March 3, 2007.
Courtesy of Panos Prevedouros and Peter Kay we now have a sound clip of the DC Metro. Unfortunately,we do not have the wonderful sound that trains make as they go around sharp curves, that gorgeous squeal, such as during the transition from Ward Avenue to Kona Street or Kapiolani onto University. Nevertheless, this will do. LISTEN TO TRAIN
Dems and GOP cut earmarks:
White House is instructing federal agencies to ignore earmarks that are
not written into law, in keeping with a prohibition on pet projects Democrats
included in a sweeping spending measure Congress approved Wednesday.
Finally, the City's response to our Scoping comments:
After complaining, we recently received from the City a response to our Scoping comments. It was dated June 20, 2006. It seems that we are the only one to get a response from what we have been able to tell. You have to complain to get them to follow the process, it seems.
Among other things their response says, "Projects with the purpose of providing roadway mobility for automobiles and commercial vehicles are outside of the authorization of Act 247; therefore, they will not be considered for the Honolulu High-Capacity Transit Corridor Project." In short, the City intends to do nothing about traffic congestion because the Legislature will not let them. This seems to us to be a variant of, "The Devil made me do it." READ RESPONSE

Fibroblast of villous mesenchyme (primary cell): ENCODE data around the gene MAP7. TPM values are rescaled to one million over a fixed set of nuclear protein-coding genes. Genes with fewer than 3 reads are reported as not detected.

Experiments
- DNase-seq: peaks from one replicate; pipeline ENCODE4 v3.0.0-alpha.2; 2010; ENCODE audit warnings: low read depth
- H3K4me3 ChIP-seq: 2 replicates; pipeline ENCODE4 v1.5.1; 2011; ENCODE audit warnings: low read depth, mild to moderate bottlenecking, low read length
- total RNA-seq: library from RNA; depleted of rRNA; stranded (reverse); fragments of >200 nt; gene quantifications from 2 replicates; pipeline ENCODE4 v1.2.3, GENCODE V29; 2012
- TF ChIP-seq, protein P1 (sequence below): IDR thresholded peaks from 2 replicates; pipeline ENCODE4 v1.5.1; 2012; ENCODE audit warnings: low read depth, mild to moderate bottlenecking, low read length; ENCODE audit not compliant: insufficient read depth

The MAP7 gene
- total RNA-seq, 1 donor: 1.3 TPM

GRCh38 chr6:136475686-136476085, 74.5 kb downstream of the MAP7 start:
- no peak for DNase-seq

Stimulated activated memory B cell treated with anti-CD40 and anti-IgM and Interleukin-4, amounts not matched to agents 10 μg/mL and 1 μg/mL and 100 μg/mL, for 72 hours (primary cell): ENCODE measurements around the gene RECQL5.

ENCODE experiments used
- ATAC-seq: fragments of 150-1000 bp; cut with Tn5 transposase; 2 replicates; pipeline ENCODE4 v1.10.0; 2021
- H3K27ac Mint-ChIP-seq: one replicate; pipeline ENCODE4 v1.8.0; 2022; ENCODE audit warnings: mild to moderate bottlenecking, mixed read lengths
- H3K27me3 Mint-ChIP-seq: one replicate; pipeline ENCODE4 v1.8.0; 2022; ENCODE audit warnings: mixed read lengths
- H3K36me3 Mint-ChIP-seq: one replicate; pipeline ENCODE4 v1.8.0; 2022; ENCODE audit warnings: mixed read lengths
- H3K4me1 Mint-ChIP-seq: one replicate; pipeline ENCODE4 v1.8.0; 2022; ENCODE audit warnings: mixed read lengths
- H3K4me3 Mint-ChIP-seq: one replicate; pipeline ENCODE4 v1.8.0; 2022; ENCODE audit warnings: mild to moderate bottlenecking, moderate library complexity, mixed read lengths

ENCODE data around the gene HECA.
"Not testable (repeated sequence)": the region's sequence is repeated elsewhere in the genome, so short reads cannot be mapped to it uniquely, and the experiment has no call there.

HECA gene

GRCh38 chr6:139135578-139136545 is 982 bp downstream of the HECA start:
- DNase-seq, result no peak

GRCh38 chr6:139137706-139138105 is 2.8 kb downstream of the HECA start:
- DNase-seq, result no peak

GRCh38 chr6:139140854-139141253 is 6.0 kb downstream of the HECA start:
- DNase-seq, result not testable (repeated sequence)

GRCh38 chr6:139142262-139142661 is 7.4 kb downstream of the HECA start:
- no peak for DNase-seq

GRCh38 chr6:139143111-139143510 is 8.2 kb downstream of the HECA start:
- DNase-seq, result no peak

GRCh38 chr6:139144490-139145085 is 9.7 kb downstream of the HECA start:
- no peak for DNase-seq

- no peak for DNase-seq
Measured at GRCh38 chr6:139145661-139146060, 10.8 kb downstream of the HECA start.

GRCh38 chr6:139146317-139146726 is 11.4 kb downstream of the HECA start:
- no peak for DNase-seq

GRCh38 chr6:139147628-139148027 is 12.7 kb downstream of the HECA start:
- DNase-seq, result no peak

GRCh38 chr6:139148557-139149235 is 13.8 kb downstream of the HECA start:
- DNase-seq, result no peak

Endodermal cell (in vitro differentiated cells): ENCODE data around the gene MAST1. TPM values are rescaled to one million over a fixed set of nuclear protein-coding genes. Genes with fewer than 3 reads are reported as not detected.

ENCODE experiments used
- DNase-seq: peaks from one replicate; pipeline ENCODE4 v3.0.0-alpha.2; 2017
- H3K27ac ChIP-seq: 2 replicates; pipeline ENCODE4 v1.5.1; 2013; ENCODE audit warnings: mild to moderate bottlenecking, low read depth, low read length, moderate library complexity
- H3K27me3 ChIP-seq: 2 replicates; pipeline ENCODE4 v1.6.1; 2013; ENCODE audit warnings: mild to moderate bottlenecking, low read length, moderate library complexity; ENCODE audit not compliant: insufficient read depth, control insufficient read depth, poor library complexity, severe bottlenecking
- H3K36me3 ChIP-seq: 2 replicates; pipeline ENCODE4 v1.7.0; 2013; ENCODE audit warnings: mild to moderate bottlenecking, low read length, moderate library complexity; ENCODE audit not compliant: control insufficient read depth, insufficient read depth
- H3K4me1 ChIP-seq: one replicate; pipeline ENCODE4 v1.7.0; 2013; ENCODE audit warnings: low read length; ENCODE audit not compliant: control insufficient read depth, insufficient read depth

March 2, 2007.
Panos Prevedouros Powerpoint PPP Preview:
Now say it quickly. Seriously, Dr. Prevedouros has been kind enough to provide us all with a Powerpoint summary of the current situation regarding Public Private Partnerships, much of it gleaned from his and Cliff Slater's attendance at the International PPP Conference in Washington DC last week. VIEW POWERPOINT
USDOT lists all congestion pricing projects:
We have been discussing HOT lanes for some time using the examples of the San Diego and Orange County HOT lanes -- both in California. This USDOT current list of existing and planned projects now totals 55 facilities in 13 states. What a remarkable and swift advance for a new idea that was only conceived in 1992. It makes interesting reading to review this list. READ MORE
March 1, 2007.
Pritchett and Adair chip in on the rail discussion:
When the cartoonists start poking fun at it, and Tuesday's Council vote was 5-4 in favor, down from 7-2, do you get the feeling that this may be rail transit in its early death throes?